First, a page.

FAO Regional Office for Europe and Central Asia

FAO projects and tools target antimicrobial resistance awareness and reduction

It was a sunny morning, and the farmer stepped out of his house to visit his 3 000 hens. Astonished, he found many of his animals dead, others were laying down showing breathing difficulties. Scared and desperate, he instantly started collecting the bird carcases while thinking of what he should do. As the last time he got sick, the doctor prescribed him antibiotics, so he decided to add a significant amount of antibiotics to the drinking water of the birds – double the recommended dose, “just to be on the safe side.”

Early on the following day, the farmer rushed into the chicken house, but more birds had died. Puzzled, he called the local veterinarian. When the doctor arrived, the loss was even greater. After listening to the farmer’s explanation and examining dead and sick birds, the vet wanted to talk.

“Your animals suffer either from a viral disease – and no matter how much antibiotics you pour into the water, the birds will not be cured, as antibiotics, hence their name, affect only bacteria and not viruses – or,” continued the expert, “the bacteria has developed resistance to the drug you have used.”

When seeing the farmer’s surprised face, the veterinarian explained that resistance in the bacteria, called antimicrobial resistance, happens when the bacteria goes through a change in a way that makes antibiotics ineffective against it, thus making the antibiotics unable to harm the disease that results.

Answering the farmer’s question on how to avoid it, the veterinarian advised, “Good husbandry practices that will minimize the occurrence of diseases will help fight against this resistance. Also, using antimicrobials according to veterinarian instructions will help reduce it.”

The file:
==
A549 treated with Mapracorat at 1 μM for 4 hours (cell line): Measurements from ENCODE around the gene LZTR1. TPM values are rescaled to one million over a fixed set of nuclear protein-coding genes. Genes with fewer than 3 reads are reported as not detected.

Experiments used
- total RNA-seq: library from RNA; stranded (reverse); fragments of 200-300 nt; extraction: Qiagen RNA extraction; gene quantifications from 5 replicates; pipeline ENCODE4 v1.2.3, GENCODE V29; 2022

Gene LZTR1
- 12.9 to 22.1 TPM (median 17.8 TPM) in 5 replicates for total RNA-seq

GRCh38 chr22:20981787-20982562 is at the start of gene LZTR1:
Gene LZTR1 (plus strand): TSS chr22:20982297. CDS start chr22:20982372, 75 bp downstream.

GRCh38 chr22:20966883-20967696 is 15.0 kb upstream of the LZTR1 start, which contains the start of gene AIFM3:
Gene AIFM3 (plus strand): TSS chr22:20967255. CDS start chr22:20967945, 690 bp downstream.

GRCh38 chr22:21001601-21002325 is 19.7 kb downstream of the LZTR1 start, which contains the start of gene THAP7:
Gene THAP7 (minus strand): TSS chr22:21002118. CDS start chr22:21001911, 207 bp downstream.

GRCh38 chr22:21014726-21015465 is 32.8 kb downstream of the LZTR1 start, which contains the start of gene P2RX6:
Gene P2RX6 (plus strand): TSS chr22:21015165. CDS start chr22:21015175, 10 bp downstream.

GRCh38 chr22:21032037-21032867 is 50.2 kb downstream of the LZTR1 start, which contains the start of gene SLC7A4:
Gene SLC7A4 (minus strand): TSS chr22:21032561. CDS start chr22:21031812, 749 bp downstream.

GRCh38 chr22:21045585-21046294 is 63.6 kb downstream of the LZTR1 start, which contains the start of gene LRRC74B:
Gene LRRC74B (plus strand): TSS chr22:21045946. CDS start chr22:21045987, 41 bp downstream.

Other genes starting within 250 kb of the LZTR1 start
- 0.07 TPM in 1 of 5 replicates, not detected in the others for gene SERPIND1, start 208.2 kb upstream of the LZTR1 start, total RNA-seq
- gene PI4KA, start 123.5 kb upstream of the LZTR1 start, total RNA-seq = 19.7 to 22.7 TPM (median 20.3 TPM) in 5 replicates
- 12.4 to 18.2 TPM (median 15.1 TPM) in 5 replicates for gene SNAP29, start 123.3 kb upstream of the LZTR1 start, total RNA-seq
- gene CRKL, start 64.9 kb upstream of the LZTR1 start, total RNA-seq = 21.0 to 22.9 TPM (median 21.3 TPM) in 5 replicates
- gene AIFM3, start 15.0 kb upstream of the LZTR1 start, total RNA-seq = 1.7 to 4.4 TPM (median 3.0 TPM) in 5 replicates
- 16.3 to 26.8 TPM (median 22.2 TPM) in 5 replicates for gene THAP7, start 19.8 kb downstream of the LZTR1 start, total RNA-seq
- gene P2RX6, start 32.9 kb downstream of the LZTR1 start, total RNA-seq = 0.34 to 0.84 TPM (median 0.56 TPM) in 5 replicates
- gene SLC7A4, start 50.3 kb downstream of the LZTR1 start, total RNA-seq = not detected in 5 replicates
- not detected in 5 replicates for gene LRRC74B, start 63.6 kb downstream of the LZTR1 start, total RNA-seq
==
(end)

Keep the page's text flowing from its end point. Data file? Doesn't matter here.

Antimicrobial resistance is a growing global trend, threatening health, food security, and development because of antimicrobial misuse. World Antibiotics Awareness Week (18–24 November) is an opportunity to strengthen our commitment against this issue.

Prudent use of antimicrobials is essential for limiting the development of resistant “superbugs.” However, actions targeted at avoiding their dissemination are equally necessary to reduce risks. These actions include improved hygiene and good health services, such as vaccination for humans and animals.

Since identifying antimicrobial resistance as a priority health issue in 2016, the United Nations has been promoting more prudent use of antimicrobials through a multi-sector approach, called One Health. FAO, the World Organisation for Animal Health, and the World Health Organization are coordinating this work.

In the light of this joint approach, FAO developed the Progressive Management Pathway for antimicrobial resistance to help the food and agriculture production sectors – public or private – develop and implement national action plans on the optimal and sustainable use of antimicrobials.

Additionally, FAO’s Assessment Tool for Laboratories and Antimicrobial Resistance Surveillance Systems (ATLASS) makes it easier for countries to assess and improve their national surveillance systems. With quicker and more accurate diagnostics it becomes easier to define the right antimicrobials and treat infection without dangerous errors. The tool has already been introduced in the Russian Federation.

“A Russia-supported FAO project in Armenia, Belarus, Kazakhstan, Kyrgyzstan, and Tajikistan targets national authorities, farmers, and animal and human health professionals to let them better handle threats posed by resistant microbes in agriculture and food systems,” noted Eran Raizman, FAO senior livestock expert.

Ultimately, these efforts should reach farmers, like the one in the case described above, to make them realize the importance of prevention, such as vaccinations, and good husbandry practices, such as hygiene and biosecurity, over trying to reduce losses when a disease has already kicked in.

20 November 2019, Budapest, Hungary